Over 371,000 expat workers in Bahrain
Manama, March 15, 2012
The number of foreign workers registered with Bahrain's Labour Market Regulatory Authority (LMRA) has reached 371,183, according to latest figures.
They include 8,205 (5,942 men and 2,263 women) in the government sector, the majority of who are aged between 35 and 39. Another 351,314 are employed in the private sector (329,165 men and 22,149 women) - with the majority in the 25-29 age group.
The remaining 11,664 are registered in the Non-Government/Non-Commercial sector in the database.
Indians form the largest working community registered with the LMRA Expat Management System with 192,500, followed by Bangladeshis 71,915 and Pakistanis, 32,443.
Other sizeable populations include 21,661 Filipinos, 16,294 Nepalis, 6,470 Egyptians and 5,254 Sri Lankans.
Meanwhile, plans are in the pipeline to speed up the registration of foreign workers at the Bahrain International Airport (BIA) and LMRA is set to open more counters and hire more staff in a bid to eliminate lengthy queues.
It will coincide with a major expansion of the airport, in which its passenger capacity will be tripled to 27 million a year, said LMRA chief executive officer Ausamah Abdulla Al Absi.
'We are in talks with the Bahrain Airport Company (BAC) as part of its expansion plans by 2014 to have more counters and manpower to assist workers in registering their details including their fingerprints,' said Al Absi.
'We suffered 22 down times (glitches) in the system from last year until March. This led to delays and queues, which we intend to solve by having a back-up system to have a systematic and flawless service.'
Al Absi said people needed to be aware that the LMRA system was linked to the Health Ministry, General Organisation for Social Insurance, Interior Ministry and the General Directorate of Nationality, Passports and Residence.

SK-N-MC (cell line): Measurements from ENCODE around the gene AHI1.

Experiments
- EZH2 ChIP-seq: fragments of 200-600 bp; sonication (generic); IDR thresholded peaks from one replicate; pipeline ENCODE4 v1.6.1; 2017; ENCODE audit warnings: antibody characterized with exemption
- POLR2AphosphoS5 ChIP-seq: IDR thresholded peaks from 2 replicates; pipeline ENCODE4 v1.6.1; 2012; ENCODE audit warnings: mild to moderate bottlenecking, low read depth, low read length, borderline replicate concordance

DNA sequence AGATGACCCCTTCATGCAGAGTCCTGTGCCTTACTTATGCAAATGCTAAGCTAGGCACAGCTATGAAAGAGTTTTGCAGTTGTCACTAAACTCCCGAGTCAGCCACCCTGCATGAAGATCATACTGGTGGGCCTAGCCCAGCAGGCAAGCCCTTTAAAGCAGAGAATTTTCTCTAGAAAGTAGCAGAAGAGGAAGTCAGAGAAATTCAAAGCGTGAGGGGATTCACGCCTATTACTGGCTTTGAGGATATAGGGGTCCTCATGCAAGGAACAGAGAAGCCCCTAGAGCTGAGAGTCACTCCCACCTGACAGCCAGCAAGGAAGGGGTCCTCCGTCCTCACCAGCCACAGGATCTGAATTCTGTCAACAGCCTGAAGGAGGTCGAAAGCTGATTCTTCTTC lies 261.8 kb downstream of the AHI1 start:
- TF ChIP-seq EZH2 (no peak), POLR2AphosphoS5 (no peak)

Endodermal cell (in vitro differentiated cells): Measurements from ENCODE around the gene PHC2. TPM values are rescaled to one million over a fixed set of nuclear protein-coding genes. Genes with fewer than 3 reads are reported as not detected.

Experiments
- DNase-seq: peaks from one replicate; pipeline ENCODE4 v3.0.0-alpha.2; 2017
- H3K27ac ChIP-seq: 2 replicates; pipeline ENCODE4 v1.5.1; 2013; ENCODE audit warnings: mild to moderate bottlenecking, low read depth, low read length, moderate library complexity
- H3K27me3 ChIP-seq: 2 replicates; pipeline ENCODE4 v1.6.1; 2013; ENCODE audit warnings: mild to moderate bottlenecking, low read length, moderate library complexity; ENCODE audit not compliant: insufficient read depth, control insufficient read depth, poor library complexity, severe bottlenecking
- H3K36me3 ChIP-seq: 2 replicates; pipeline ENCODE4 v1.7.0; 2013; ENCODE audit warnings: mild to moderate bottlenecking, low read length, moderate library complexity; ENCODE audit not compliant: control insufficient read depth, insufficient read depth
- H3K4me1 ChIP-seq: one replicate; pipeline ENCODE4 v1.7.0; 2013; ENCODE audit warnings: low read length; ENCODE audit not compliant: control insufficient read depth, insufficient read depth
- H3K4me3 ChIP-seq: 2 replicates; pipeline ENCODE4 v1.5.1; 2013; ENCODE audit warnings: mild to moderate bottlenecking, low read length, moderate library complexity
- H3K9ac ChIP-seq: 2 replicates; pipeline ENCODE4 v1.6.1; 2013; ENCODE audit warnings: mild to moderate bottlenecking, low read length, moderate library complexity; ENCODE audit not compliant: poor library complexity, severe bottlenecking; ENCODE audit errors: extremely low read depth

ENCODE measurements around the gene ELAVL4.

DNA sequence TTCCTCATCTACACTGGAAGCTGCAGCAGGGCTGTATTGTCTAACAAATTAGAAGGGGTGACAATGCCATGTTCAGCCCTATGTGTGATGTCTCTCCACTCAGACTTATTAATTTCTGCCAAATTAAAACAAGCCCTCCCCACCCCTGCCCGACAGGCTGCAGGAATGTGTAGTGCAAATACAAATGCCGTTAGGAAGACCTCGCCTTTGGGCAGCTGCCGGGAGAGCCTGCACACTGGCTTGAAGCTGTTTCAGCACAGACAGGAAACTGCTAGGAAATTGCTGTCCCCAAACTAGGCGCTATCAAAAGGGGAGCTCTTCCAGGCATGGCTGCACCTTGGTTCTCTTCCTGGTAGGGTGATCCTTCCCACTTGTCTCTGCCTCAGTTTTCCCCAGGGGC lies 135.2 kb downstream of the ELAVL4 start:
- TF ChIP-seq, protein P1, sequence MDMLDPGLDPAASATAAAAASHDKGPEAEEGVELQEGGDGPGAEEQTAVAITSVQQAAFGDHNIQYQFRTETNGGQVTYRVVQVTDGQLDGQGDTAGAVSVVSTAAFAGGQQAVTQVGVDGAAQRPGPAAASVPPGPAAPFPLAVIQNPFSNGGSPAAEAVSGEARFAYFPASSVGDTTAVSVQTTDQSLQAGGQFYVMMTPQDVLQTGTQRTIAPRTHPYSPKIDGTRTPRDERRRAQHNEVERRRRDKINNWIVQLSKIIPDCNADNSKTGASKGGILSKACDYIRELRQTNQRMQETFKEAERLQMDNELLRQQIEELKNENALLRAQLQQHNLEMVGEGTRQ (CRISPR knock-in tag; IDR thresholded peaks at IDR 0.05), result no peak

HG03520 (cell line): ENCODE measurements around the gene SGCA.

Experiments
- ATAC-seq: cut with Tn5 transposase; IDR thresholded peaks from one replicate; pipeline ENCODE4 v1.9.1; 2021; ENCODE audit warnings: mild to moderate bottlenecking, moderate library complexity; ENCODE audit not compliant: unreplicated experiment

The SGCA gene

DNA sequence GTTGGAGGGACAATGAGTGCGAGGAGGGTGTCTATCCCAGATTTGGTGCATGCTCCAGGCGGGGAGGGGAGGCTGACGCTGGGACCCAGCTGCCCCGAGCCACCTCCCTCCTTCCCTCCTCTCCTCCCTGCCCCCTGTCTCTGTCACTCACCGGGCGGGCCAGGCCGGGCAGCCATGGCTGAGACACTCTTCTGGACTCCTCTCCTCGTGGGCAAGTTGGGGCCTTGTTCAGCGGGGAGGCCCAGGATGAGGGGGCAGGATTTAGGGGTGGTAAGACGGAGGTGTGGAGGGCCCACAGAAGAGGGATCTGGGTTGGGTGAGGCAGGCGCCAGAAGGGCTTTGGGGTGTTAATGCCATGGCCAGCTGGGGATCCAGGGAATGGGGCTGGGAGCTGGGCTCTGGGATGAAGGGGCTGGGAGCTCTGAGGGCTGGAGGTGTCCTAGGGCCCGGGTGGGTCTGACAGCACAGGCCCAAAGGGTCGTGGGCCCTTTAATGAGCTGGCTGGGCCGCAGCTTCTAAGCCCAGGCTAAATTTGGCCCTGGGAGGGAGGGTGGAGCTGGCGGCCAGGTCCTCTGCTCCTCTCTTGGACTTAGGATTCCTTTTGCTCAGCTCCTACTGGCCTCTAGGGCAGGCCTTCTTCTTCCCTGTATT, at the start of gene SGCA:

'So if one system is down it affects others and results in a backlog,' he said. 'The entire process of registering details at the LMRA counter takes about 45 seconds.
'The number of applications we receive daily on an average ranges from 1,000 to 2,000. I have already sanctioned overtime for my staff to clear the (application) backlog if it is more than five days old.'
Al Absi said officials were also mulling increasing its team of labour inspectors. 'We have 58 labour inspectors who not only conduct inspections but check records of companies,' he said.
'They go to hotels or construction sites as part of their duties, but I want the people's perception to change as they are not monsters but their friends.'
Al Absi pledged to equip labour inspectors with 'soft skills' in order to help them create the right work environment.
The official said work permit applications were hit by the unrest in the labour market last year, but recovered during the second quarter of last year.
He added investors had showed confidence in Bahrain that resulted in good response from the market towards the end of 2011.
Parliament last week voted in favour of extending a freeze on the controversial BD10 monthly labour fees levied on businessmen for another two years. Mr Al Absi said all options were on the table.
'It is being studied and debated at high levels,' he revealed.
'A high percentage of the money collected is injected into the private sector to increase skills of Bahraini workers.' -TradeArabia News Service